24. The Cultivation, Care, And Feeding Of Investment Advisors

25. Pulling It All Together: A Summary

Appendix 1

Appendix 2

Appendix 3

Appendix 4

Recommended Book List


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  • Anonymous

    Posted August 15, 2002

    Intelligent investing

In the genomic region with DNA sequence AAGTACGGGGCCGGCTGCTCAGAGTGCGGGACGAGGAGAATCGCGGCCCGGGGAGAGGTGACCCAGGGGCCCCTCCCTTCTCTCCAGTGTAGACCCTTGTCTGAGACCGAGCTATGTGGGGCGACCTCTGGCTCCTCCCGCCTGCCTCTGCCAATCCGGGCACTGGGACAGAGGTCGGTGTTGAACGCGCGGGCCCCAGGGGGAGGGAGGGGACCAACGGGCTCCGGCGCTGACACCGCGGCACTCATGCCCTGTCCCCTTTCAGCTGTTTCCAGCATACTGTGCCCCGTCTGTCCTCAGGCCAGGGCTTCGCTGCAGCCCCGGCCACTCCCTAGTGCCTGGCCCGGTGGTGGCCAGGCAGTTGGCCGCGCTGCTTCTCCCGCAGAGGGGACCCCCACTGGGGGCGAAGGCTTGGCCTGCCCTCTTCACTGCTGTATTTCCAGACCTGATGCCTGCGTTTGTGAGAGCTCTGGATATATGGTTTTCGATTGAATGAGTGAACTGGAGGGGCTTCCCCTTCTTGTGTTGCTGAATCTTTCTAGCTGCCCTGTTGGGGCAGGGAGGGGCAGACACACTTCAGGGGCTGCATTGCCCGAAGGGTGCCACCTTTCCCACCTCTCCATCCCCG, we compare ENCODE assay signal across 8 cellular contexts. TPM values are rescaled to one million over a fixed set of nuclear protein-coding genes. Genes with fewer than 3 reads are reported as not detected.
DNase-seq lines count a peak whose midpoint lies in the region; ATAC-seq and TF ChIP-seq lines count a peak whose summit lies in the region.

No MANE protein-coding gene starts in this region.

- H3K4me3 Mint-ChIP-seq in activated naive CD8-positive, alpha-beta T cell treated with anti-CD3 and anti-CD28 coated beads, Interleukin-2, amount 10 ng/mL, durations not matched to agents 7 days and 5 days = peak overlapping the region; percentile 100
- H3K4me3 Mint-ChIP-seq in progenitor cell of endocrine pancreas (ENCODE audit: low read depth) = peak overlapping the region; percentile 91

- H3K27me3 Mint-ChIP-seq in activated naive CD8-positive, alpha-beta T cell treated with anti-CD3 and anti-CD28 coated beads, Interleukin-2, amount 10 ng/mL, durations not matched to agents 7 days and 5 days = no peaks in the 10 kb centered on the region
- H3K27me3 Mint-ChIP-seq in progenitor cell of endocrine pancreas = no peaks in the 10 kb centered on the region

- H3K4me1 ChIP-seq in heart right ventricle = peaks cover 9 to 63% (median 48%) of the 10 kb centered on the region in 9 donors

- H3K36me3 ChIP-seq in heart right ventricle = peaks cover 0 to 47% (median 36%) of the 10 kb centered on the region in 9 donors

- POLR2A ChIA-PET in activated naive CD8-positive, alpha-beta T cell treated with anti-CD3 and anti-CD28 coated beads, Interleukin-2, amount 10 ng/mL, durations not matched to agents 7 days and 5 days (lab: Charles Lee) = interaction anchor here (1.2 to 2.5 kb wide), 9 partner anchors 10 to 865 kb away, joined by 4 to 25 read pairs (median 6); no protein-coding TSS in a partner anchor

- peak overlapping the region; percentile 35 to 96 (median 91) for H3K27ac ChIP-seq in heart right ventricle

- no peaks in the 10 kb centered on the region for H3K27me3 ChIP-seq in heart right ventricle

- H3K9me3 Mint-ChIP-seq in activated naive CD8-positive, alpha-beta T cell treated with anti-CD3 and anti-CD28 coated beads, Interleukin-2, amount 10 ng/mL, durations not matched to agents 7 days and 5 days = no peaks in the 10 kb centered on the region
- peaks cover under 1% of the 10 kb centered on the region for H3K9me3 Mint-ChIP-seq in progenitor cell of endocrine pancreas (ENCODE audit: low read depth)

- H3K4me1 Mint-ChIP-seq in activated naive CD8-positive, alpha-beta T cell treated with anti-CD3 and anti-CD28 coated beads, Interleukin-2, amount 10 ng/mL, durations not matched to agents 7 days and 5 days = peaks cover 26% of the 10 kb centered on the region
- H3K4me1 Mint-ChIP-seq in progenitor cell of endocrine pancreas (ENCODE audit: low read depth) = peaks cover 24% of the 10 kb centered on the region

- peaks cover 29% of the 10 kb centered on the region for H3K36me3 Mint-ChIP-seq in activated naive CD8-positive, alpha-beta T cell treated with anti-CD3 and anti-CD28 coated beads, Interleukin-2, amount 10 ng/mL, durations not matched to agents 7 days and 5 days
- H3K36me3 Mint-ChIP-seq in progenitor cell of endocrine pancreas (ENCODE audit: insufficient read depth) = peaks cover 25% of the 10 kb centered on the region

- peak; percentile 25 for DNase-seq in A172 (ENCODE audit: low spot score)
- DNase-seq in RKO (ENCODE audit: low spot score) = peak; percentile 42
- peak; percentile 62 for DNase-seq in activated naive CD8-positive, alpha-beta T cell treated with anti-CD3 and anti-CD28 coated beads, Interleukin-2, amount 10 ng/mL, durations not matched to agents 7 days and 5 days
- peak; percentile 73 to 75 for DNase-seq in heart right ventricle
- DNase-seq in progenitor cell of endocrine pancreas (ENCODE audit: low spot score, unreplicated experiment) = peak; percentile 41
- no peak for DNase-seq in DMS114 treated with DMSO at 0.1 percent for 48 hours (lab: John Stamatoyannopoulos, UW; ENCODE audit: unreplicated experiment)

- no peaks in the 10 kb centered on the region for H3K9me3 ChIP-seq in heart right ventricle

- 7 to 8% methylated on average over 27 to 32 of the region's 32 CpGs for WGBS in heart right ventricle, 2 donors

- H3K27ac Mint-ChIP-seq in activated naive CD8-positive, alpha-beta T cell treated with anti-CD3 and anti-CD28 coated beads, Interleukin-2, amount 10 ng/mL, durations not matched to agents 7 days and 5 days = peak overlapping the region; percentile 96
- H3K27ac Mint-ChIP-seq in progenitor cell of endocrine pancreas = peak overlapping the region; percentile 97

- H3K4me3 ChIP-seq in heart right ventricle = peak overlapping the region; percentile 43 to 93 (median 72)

How does the disclaimer go, ¿Past performance is not necessarily a predictor of future returns?¿ If that is the case, how is an investor supposed to decide on any investment strategy? They all are based on ¿past performance.¿ The key is to base your decisions on peer reviewed published research from the most respected financial scholars in the field. Frank Armstrong does just that in his book, ¿The Informed Investor.¿ In a relaxed conversational narrative, he presents a simple yet academically sound approach to investing. He offers evidence that dismisses the notion that stock picking is a skill and contends that stock-pickers add only additional costs, increased risk and lower returns when compared to appropriate indexes. Mr. Armstrong introduces the Nobel Prize winning concept of Modern Portfolio Theory, and how it is used to construct a portfolio that minimizes risk for a given level of return. He advocates controlling costs at every turn, including the use of low expense index mutual funds whenever possible and suggests ways to minimize the tax consequences of investing. In the end you won¿t be left holding a basket of theory with no place to lay it all out. He answers the questions necessary to put together an investment plan. ¿How much do I need to accumulate if I need this much to live on in retirement? What assets and in what mix should I put in my portfolio? How do I raise or lower the risk in my portfolio and how might that affect return? How do I choose specific mutual funds? Who should I use for the custodian of my portfolio? How and when do I rebalance my portfolio? How much cash should I have as a minimum? How much can I safely withdraw after retirement and not run out in 20 to 30 years?¿ From market timing to Motley Fool, it has taken me 15 years of reading and investing to understand that the approach of Frank Armstrong is the one I should have entrusted my financial future to all along. I have been following his advice for three to four years, through earlier publications, and have not been disappointed. Now, it¿s nice to have that advice in a single, clearly written book.